Gregg Allison’s new book is sure to be a standard work of ecclesiology for years to come. The title, Sojourners and Strangers: The Doctrine of the Church, is taken from 1 Peter 2:11. With this title, Allison highlights the fact that the church lives within the tension of the already and not yet—the time between Christ’s first and second comings when our heavenly citizenship collides with our earthly experience.
Rather than provide a complete summary of this hefty volume, in this review I will first, give a brief sense of what the book does, and, second, offer two critiques of issues I find particularly important.
What the Book Does
Allison, professor of Christian theology at Southern Seminary in Louisville, does everything you would expect with a comprehensive doctrine of the church. His is not a specialty study on one aspect of ecclesiology, nor an attempt to be novel. Rather, Sojourners and Strangers covers all the traditional subject matter, and does so thoroughly and fairly. Here you’ll find in-depth discussions of church unity and purity, church discipline, the offices of the church, types of church government, the ordinances, and church ministries. Allison makes one of his biggest contributions in his prolegomena. He spends around 100 pages laying out foundational issues that must be discussed before even beginning to construct a doctrine of the church. These foundational issues include things like your ecclesial background, the way the Old Testament and New Testament fit together, the nature of covenants, the relationship of the church to Israel, and the theme of the kingdom of God.
That’s what the book does. Before turning to my two critiques, I must preface them by saying I agree with almost everything Allison writes here, and would recommend this book to anyone (buy it!). If I were teaching a seminary course on ecclesiology, this would be my primary textbook. So don’t be misled by the fact that I’m spending the majority of my time laying out these critiques. This is simply due to space restrictions as well as the fact that these kinds of critiques can hopefully help move the discussion forward.
My two friendly critiques have to do with Allison’s view of the inception of the church (when the church starts) and his arguments in favor of multi-site churches.
When Does the Church Start?
Allison argues the church didn’t start until Pentecost, which means the people of God in the OT cannot in any way be considered the church. The three arguments he gives to support his position are (1) that the church is the new covenant people of God (this is his main argument); (2) that Jesus’ promise to build his church (Matt. 16:18) suggests that the church was still a future reality during his ministry; and (3) that believers are made part of the body of Christ (the church) through the gift of the Holy Spirit (1 Cor. 12:13), which is a post-Pentecost reality.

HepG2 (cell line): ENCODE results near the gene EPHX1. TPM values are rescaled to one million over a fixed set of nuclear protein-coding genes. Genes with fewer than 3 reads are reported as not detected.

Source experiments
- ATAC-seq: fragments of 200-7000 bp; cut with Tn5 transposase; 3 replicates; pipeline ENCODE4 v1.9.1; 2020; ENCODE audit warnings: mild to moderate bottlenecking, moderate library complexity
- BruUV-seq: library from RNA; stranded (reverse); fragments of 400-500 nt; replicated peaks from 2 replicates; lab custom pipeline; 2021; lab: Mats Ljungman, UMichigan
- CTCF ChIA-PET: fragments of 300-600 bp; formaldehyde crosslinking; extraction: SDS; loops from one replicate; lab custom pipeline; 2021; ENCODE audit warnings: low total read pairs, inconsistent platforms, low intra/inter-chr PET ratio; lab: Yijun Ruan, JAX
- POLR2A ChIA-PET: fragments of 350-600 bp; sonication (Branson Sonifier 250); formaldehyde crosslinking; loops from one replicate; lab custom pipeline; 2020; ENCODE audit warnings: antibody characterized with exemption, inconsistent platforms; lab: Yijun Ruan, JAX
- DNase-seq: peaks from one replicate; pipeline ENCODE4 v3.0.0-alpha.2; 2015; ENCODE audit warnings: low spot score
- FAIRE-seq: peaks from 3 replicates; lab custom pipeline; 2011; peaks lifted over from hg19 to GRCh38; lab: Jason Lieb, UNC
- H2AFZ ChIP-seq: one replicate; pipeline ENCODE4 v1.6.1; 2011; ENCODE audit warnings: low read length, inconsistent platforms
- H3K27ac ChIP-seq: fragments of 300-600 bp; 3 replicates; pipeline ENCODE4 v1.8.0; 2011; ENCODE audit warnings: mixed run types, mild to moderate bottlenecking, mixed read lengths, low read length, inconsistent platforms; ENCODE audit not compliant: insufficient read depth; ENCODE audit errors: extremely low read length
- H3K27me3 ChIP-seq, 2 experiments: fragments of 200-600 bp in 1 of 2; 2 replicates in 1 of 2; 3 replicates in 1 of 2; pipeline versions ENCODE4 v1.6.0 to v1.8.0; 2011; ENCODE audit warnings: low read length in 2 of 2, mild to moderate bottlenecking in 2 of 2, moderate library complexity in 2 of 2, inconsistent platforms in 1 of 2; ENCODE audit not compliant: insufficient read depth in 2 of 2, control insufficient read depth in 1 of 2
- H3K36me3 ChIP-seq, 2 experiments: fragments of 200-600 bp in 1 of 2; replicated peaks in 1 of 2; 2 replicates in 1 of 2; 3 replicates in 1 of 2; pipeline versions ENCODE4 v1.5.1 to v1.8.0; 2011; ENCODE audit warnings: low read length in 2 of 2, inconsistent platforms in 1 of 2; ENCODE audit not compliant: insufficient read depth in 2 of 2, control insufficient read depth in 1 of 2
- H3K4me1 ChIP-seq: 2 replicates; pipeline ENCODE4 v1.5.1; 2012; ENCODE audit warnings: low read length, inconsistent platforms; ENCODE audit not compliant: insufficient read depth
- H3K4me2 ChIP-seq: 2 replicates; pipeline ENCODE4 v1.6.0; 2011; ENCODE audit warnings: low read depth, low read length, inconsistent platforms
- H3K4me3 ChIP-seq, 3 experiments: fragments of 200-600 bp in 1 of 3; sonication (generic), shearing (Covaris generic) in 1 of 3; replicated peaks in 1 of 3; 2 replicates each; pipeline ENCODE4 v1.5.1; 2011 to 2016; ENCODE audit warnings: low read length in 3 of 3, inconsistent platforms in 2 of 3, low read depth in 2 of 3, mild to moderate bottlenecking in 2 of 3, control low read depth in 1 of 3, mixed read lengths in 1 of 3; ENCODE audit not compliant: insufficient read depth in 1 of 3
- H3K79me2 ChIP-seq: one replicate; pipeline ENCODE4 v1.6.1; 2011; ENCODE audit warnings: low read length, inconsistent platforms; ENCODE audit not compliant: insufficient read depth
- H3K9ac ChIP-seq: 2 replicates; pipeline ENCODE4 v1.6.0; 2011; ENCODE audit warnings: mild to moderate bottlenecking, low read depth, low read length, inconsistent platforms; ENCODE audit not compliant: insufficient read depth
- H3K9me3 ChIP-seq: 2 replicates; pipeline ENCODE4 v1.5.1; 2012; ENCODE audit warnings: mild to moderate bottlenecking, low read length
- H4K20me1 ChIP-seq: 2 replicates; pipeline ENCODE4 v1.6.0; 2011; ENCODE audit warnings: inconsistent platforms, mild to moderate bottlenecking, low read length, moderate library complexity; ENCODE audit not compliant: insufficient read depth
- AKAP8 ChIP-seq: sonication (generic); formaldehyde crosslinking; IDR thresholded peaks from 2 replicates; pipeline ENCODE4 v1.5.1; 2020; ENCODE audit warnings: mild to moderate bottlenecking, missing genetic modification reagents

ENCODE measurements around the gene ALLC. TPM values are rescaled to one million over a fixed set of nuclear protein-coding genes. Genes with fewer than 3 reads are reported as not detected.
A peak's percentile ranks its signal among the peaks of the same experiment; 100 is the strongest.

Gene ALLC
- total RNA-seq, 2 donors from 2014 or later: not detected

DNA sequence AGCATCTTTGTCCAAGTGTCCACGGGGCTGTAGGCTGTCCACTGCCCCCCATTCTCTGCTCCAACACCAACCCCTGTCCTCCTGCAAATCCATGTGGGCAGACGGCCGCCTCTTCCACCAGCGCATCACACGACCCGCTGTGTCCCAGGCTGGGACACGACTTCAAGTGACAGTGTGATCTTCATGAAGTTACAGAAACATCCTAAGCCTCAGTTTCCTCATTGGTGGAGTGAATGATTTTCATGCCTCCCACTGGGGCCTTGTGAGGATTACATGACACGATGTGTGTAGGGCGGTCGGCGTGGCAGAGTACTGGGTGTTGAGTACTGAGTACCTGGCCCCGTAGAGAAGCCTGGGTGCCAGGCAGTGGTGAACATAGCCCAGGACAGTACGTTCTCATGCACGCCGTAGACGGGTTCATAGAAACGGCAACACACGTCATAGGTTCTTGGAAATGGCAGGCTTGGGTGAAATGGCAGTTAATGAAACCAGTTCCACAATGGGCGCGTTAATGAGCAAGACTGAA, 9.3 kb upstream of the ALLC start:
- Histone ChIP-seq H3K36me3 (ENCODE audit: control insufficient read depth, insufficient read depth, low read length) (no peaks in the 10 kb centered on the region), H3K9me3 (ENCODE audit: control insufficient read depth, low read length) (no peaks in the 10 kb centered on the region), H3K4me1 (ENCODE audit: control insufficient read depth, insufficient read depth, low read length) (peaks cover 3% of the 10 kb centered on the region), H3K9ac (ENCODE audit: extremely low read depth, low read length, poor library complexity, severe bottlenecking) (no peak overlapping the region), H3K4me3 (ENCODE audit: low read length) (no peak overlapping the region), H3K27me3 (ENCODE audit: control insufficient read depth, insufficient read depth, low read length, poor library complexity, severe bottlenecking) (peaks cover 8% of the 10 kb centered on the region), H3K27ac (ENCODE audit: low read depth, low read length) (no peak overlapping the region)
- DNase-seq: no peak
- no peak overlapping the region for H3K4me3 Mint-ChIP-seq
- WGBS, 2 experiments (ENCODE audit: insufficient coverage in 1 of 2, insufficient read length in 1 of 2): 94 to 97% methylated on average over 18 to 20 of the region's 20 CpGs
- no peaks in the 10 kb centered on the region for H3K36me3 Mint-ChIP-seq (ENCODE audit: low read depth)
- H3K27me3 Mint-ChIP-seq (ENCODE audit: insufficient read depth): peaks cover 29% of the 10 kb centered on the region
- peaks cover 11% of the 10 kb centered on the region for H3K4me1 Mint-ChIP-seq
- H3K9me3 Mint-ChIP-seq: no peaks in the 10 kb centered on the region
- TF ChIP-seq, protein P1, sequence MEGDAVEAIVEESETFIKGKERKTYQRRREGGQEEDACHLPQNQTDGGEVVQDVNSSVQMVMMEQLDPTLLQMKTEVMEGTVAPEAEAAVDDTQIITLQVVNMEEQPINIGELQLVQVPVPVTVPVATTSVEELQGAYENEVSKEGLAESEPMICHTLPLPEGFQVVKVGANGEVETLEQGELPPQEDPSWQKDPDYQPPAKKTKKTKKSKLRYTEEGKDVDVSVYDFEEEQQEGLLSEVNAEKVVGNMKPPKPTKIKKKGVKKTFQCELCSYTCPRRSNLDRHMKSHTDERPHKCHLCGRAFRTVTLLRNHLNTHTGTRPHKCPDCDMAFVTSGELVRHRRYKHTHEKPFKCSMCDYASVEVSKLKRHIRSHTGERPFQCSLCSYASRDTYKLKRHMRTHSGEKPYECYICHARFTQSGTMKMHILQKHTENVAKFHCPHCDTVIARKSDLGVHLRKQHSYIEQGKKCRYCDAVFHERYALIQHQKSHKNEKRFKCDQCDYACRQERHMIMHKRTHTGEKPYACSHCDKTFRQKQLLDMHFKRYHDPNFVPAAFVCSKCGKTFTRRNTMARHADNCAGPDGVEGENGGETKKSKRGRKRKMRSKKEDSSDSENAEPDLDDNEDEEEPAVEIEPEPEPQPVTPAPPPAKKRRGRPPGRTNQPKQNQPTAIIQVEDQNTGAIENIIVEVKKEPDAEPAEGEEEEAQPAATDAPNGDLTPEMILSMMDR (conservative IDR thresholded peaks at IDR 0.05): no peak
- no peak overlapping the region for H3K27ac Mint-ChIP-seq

I’ll respond to each of these three arguments. First, Allison argues the church is strictly the new covenant people of God. I don’t think many would deny that the church is made up of God’s new covenant people, but the question that needs to be asked is whether God’s old covenant people can in any sense be considered a “church.” Because Allison defines “church” as believers who relate to God through the new covenant, then it only makes sense to say the church began in the NT, since it obviously wouldn’t be possible for an OT saint to relate to God through a new covenant that hadn’t yet arrived. This is where I would challenge Allison on his basic understanding of “church.” What would the word “church” (Greek ekklesia, “assembly”) have meant in a first-century Jewish context? I submit that when the people of God are referred to as ekklesia (“assembly”), there is a whole OT theology of the people of God as the “assembly of the LORD” (e.g., Num. 16:3; Deut. 23:1-3, 8; 1 Chron. 28:8; Mic. 2:5; ekklesia in the Septuagint) that stands behind the NT usage and gives canonical depth to its meaning. Further, I’d argue that the whole point of Jesus and the apostles labeling God’s new covenant people the “ekklesia” is to link them to that old covenant “assembly of the LORD,” not to mark them out as a separate and completely new entity.